Gazing into GHG’s Palantir: ‘Fog on the Barrow Downs’

The Grey Havens Group Palantir has seen and heard much, but it is unpredictable and often fell. As the mists clear, the withered leaves of conversation of earliest days are revealed in the barest shreds…

The quality of Tolkien’s prose does not get anywhere near the attention it deserves. As with each of the three Tom Bombadil chapters, the last, “Fog on the Barrow Downs” demonstrates clear lyricism, artistry and rhythmic quality. However, Tolkien’s prose is such that its beauty often remains hidden or obscured until it is read aloud, wherein its full glory is revealed.   Like elvish song, the aural quality of the writing is superb and will speak to the listener regardless of its meaning. ‘Cellar door’ anyone?

Tolkien states in Letters that if The Lord of the Rings has a central theme it would be Life, Death, and Immortality. These themes play into the dream sequence which begins the chapter.

Tom’s relationship with Goldberry continues to be an intriguing area of study. The parallels with pagan and ancient mythology abound; in particular the parallel with the story of Persephone and Hades. However, the links to English folklore and mythology, namely in the figure of The Green Man and the daughter of Gaia are particularly suited. Many of the events, “props,” and descriptions of these chapters also bear great resemblance to and may reflect pagan ritual and tradition centered on the autumnal equinox.

Tom and Goldberry have an equal, yet opposite nature: the silliness of Tom on a foundation of wisdom, and the graceful wisdom of Goldberry with an underlay of whimsy. They are two sides to the same coin, a sort of yin and yang. They depend upon and support and complete each other.

Ever notice that from the introduction of Tom in the Old Forest through to his departure at the road, Sam never speaks? And is barely mentioned? Tom’s home acts as a place of rest and recuperation, as well as fantasy and whimsy. Perhaps Sam, who is not affected by the song of Old Man Willow, does not require the care the others need at this moment. This omission also plays into the developing nature of the story, wherein Tolkien essentially discovered the narrative as he went. Sam grows into his central role slowly. These vignettes are only the opening scenes which set the foundation.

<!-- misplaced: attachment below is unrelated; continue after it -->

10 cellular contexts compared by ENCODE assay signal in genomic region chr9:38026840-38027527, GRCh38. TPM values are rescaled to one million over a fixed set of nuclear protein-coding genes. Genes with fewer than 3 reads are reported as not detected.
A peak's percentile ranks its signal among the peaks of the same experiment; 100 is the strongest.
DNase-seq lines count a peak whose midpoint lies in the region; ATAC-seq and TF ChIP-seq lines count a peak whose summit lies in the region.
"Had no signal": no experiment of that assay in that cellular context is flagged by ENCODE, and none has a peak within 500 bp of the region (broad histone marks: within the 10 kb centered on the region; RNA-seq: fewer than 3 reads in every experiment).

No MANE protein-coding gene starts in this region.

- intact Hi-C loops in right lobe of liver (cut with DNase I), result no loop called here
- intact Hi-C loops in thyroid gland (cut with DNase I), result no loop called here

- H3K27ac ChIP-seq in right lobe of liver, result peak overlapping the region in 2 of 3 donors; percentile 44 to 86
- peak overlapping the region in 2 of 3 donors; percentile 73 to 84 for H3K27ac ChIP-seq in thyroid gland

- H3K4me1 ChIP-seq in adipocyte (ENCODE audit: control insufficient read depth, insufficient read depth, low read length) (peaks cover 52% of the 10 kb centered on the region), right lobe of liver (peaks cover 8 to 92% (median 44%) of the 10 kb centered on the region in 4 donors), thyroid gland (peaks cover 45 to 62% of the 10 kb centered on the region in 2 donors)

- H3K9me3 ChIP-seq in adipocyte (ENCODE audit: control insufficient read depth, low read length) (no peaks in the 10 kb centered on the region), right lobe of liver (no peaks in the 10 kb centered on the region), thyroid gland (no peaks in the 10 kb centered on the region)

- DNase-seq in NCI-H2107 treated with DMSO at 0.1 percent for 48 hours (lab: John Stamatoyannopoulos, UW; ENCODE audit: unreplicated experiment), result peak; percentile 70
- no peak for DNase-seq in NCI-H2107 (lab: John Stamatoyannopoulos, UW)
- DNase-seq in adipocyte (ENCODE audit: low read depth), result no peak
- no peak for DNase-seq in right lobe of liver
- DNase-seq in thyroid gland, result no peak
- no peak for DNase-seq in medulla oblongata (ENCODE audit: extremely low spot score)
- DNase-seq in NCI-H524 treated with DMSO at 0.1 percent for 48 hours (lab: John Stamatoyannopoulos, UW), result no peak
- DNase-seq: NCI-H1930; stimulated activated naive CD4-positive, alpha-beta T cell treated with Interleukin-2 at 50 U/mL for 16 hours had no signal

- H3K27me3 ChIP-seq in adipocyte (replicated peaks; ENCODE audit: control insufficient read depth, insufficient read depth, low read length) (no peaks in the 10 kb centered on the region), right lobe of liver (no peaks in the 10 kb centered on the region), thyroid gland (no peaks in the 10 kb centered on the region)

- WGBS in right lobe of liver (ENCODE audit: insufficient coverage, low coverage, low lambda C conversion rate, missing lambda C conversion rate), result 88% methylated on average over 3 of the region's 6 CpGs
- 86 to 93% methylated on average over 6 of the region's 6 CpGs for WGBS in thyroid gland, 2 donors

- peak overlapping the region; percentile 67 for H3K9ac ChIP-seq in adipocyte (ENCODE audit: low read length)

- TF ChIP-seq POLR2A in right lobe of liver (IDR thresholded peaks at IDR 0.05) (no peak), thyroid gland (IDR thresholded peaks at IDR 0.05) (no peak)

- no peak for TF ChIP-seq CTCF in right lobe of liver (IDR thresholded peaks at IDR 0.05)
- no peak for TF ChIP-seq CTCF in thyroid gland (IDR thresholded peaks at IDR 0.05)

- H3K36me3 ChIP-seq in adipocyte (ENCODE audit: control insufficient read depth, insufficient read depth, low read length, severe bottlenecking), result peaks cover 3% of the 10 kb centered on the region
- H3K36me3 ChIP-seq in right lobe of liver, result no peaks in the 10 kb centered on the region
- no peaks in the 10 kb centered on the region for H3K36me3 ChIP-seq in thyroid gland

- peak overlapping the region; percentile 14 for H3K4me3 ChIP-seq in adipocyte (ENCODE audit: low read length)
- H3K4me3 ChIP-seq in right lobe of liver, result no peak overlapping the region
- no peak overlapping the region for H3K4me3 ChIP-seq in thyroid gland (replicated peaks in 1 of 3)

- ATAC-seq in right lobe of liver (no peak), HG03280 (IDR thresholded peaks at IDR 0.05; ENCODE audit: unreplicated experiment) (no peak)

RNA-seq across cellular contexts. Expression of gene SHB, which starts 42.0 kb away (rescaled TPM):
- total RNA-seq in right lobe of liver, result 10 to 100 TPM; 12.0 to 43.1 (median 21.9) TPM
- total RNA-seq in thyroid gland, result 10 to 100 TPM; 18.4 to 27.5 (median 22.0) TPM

… until the hour of our next meeting.

Gazing into GHG’s Palantir: ‘The Old Forest’

The Grey Havens Group Palantir has seen and heard much, but it is unpredictable and often fell. It is a contrary device, who knows what it may reveal to the unwary gaze? As the mists clear, ages pass, and the withered leaves of the conversation of earliest days is revealed in the barest shreds…

When a group comes to discuss The Lord of the Rings there is one chapter (or perhaps three) in particular which are guaranteed to spark far reaching debate and analysis. That chapter is “The Old Forest” and those which follow, which have been an enigma and constant source of introspection since their composition. As a group, GHG Palantir delved deeply into the character of Tom and nature itself, as well as the nature of evil. Is Old Man Willow evil? Or the Barrow Wights? Or is it that they just ARE? In the same way the predator pursues its prey for sustenance, are the actions of these ‘other’ elements just their way, and thereby neither good or evil?

Evil is a very complex matter, not only in Tolkien, but also in world mythology and global understanding. As expected, we wandered down many paths, both odd and fascinating, ultimately coming to the conclusion that in their naiveté the hobbits need to experience evil or danger in all its many forms to even begin to understand it. The hobbits, as our guides/avatars, lead us through this growing understanding as well.

We also delved into the far past with regards to the nature of the dispute between elves and dwarves, paying particular attention to the affect of being adopted Children vs. actual Children of Ilúvatar. This grew out of a discussion of how Trees are imbued with a certain sentience, independent of whether they are Ents, or even huorns, as creations of Yavanna. Therefore there would be some natural tension as first creations before the Eldar and Men, but being subservient to them.

Enchantment is also a very important part of this section of the book. We discussed the nature of the Withy-Windle and the symbiosis that is created by the enchantment of the Barrow Downs and the trees which both feed off the water and feed it their own malice. This bears on Tolkien’s other treatment of waters in the Enchanted Stream, the stream from the Morghul vale, the waters outside the west gate of Moria, and the dark streams issuing from the Ered Gorgoroth.

This chapter, along with “Three is Company” before, begins the process of revelation by which the reader is shown the true heroism of Sam and even sets the foundation for his centrality in the narrative entire. Sam, alone of the hobbits, does not succumb to the power of Old Man Willow. Whether by virtue of his rustic simplicity or insurmountable hobbit-sense, he is not fooled by the tree’s song. Merry and Pippin are the first to succumb. Frodo initially resists, but later falls. This sets up and continues foreshadowing of the pivotal moments to come.

…The mists clear, and the light within dims until the hour of our next meeting.